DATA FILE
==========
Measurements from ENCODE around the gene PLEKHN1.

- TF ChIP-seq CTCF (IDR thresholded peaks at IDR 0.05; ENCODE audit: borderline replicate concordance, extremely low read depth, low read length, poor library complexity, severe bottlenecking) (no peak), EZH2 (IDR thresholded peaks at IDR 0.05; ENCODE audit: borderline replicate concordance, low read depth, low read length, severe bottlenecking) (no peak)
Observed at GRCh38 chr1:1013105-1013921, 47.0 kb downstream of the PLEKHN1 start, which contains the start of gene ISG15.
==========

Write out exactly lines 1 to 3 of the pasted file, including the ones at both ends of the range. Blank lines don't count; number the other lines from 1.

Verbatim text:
Measurements from ENCODE around the gene PLEKHN1.

- TF ChIP-seq CTCF (IDR thresholded peaks at IDR 0.05; ENCODE audit: borderline replicate concordance, extremely low read depth, low read length, poor library complexity, severe bottlenecking) (no peak), EZH2 (IDR thresholded peaks at IDR 0.05; ENCODE audit: borderline replicate concordance, low read depth, low read length, severe bottlenecking) (no peak)
Observed at GRCh38 chr1:1013105-1013921, 47.0 kb downstream of the PLEKHN1 start, which contains the start of gene ISG15.